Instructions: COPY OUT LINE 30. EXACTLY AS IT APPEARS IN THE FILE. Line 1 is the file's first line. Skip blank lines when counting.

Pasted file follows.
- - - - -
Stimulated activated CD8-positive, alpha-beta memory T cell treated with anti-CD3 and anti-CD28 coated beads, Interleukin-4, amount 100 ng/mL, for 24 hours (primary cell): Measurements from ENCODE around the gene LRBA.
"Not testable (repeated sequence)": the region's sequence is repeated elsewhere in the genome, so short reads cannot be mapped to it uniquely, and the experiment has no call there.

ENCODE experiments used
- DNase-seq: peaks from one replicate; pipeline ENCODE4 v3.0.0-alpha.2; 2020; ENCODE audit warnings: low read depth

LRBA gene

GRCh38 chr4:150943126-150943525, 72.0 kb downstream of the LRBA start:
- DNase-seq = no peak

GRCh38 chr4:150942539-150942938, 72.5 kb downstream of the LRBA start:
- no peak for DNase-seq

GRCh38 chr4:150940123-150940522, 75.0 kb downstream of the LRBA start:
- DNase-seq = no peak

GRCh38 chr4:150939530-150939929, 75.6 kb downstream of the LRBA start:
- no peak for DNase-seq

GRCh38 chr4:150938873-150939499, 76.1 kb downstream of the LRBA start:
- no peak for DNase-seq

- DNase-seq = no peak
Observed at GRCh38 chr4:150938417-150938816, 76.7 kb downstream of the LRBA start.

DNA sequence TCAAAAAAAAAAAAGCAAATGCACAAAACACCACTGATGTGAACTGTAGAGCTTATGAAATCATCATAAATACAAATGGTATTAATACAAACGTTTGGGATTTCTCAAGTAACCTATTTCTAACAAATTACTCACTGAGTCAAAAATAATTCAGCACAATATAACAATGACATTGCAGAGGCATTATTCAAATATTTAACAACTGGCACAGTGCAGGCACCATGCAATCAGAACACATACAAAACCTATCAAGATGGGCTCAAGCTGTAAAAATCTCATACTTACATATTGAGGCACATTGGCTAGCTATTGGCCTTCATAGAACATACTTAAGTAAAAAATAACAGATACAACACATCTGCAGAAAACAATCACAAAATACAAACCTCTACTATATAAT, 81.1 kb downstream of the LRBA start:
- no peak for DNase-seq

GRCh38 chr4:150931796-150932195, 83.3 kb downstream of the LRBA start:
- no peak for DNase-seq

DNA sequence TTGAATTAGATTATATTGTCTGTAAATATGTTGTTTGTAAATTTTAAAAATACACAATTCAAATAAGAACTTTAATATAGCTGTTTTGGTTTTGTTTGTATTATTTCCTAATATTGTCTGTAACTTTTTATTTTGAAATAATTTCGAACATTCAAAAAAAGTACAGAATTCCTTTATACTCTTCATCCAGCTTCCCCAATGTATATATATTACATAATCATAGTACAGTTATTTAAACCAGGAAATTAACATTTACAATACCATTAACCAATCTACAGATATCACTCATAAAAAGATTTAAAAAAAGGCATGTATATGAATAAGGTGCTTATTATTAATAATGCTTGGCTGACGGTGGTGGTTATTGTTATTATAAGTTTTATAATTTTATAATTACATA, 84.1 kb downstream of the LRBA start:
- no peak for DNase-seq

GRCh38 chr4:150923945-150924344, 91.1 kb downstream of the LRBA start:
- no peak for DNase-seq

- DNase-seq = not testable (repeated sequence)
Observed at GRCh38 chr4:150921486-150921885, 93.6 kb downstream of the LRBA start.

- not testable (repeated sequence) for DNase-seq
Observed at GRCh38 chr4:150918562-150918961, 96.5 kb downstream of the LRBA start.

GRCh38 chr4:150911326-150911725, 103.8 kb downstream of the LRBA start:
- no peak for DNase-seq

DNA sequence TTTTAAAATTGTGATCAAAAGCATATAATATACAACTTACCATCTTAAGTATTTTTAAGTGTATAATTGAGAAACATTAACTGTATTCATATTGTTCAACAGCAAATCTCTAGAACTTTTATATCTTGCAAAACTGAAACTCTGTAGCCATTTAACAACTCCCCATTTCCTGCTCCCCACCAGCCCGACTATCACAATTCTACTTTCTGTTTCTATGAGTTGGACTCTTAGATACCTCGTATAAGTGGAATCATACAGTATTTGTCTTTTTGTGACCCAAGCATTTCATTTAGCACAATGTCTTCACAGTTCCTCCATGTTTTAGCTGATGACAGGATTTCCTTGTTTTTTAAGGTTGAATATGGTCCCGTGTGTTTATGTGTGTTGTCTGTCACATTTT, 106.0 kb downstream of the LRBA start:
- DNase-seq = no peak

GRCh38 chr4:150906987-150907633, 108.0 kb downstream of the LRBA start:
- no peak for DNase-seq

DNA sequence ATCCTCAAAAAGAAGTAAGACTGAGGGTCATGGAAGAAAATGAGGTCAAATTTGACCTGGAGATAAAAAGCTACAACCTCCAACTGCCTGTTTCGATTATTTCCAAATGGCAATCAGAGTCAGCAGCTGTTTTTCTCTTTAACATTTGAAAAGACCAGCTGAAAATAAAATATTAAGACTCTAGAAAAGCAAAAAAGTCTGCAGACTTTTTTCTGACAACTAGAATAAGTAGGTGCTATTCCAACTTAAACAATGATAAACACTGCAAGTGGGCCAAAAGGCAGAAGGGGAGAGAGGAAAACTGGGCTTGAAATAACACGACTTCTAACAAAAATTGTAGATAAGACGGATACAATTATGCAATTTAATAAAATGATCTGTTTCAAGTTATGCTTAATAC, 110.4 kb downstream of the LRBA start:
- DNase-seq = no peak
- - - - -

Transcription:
GRCh38 chr4:150911326-150911725, 103.8 kb downstream of the LRBA start: